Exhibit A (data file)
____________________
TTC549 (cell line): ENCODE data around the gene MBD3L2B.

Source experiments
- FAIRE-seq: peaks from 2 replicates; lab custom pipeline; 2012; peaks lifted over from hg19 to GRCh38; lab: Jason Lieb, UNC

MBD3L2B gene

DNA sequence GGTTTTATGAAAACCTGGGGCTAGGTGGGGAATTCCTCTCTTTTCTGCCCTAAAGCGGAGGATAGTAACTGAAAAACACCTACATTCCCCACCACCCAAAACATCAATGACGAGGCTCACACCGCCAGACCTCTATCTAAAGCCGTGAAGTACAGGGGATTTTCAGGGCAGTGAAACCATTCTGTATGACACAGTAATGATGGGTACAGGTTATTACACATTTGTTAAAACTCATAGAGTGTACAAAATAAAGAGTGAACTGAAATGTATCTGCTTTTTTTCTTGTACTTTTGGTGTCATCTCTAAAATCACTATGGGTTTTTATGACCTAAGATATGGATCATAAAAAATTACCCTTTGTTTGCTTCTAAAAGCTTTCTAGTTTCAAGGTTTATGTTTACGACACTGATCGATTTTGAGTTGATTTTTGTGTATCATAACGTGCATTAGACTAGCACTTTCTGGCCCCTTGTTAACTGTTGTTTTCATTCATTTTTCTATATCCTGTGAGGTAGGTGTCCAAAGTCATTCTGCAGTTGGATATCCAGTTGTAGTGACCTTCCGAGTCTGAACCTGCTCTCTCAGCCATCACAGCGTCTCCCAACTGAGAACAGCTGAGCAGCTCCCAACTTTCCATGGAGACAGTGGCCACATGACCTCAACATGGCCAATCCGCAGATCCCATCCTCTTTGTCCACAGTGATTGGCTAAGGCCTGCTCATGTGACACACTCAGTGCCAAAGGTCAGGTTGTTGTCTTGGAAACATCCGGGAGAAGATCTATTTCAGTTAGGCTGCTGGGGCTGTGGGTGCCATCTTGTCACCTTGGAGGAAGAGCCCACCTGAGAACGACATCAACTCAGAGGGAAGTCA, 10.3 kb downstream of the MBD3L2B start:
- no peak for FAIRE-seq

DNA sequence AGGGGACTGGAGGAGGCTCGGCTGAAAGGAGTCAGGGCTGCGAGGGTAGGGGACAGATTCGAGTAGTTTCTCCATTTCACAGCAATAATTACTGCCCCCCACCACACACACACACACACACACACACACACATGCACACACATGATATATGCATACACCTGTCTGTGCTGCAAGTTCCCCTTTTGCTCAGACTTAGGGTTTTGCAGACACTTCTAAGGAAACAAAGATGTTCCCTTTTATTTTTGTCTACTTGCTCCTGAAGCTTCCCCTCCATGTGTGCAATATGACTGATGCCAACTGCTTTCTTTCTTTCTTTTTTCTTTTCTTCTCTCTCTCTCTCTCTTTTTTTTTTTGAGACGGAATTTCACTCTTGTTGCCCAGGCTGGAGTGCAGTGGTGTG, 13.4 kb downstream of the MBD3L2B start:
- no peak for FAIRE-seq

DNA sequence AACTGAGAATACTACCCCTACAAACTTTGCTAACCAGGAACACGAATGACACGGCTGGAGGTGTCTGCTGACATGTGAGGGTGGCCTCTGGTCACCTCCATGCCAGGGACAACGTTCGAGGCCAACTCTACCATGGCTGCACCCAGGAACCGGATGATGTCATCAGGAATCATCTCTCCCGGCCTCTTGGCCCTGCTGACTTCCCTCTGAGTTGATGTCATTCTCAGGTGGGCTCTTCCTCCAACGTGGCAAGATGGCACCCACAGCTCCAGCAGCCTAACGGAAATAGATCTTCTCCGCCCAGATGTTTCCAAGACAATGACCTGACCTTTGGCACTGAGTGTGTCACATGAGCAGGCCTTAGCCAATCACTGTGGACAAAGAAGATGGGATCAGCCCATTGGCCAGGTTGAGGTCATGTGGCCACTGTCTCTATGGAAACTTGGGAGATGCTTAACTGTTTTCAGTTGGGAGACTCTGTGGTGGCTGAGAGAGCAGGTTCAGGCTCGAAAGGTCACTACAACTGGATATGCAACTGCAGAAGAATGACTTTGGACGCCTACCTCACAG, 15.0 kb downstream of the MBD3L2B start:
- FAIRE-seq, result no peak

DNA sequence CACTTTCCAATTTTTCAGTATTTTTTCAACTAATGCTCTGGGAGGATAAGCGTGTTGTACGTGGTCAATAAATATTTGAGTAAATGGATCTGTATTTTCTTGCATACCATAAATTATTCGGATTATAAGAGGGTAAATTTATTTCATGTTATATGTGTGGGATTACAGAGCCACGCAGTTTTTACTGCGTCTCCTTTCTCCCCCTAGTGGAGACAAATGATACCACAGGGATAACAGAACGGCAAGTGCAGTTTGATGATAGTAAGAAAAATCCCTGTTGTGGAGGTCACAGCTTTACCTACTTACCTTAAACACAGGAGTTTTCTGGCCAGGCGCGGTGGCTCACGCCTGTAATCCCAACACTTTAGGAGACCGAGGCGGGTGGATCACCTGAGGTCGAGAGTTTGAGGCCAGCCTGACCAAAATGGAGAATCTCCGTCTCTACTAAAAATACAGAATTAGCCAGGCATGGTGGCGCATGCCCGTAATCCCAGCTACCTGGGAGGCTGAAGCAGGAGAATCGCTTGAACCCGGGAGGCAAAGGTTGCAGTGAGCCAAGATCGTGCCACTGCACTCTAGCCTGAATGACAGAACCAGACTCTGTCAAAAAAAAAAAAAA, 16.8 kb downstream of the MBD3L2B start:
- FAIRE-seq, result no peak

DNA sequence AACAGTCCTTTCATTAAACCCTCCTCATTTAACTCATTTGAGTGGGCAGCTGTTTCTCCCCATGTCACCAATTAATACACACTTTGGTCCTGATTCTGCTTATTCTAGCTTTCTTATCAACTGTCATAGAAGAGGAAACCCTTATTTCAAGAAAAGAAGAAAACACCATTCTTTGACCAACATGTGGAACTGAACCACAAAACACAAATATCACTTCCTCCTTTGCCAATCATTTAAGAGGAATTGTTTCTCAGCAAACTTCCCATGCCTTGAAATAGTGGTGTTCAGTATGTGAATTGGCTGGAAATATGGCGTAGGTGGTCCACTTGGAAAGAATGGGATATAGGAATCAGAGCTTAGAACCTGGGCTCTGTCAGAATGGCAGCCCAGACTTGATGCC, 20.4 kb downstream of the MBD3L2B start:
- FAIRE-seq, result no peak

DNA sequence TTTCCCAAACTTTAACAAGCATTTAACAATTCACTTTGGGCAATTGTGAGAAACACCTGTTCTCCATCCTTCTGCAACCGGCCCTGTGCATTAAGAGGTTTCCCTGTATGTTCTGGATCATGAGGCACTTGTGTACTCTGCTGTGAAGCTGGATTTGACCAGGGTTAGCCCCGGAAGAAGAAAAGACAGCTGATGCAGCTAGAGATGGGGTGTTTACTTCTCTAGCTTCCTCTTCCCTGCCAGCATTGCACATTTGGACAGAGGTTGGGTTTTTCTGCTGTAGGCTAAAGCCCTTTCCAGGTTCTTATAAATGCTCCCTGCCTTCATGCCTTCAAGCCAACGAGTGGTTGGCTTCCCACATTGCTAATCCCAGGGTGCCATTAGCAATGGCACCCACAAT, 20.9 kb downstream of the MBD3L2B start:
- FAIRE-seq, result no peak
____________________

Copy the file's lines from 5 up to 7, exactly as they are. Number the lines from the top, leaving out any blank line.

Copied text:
DNA sequence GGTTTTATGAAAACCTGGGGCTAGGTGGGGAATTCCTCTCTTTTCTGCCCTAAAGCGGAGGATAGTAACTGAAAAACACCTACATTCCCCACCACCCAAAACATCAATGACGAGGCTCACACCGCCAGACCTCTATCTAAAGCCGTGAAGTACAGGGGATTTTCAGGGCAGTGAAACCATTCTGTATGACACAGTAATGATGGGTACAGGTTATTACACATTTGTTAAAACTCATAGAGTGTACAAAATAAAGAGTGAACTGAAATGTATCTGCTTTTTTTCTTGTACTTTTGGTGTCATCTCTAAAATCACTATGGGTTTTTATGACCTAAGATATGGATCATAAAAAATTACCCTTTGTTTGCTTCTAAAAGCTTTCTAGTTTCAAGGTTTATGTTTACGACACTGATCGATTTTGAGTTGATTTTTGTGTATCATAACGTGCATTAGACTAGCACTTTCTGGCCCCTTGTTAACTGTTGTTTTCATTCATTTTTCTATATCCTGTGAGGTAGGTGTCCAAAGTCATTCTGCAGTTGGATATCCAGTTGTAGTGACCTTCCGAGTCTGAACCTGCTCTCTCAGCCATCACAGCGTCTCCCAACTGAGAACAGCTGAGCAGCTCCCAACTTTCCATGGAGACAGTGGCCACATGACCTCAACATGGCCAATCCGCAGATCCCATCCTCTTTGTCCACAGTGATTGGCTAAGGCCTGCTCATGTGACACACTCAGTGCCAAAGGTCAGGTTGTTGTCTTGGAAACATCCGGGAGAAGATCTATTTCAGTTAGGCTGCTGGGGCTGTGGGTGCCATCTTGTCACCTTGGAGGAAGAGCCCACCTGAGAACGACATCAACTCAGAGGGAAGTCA, 10.3 kb downstream of the MBD3L2B start:
- no peak for FAIRE-seq

DNA sequence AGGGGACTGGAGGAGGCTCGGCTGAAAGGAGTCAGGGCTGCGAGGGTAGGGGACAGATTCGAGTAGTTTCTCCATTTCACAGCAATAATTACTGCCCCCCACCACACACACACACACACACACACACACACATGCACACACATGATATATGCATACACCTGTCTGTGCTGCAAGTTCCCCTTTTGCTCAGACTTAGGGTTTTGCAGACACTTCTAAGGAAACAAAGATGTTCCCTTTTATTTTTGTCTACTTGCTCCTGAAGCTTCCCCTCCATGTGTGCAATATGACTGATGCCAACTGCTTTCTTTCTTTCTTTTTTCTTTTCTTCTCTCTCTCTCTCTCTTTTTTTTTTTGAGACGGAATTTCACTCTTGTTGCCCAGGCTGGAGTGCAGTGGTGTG, 13.4 kb downstream of the MBD3L2B start: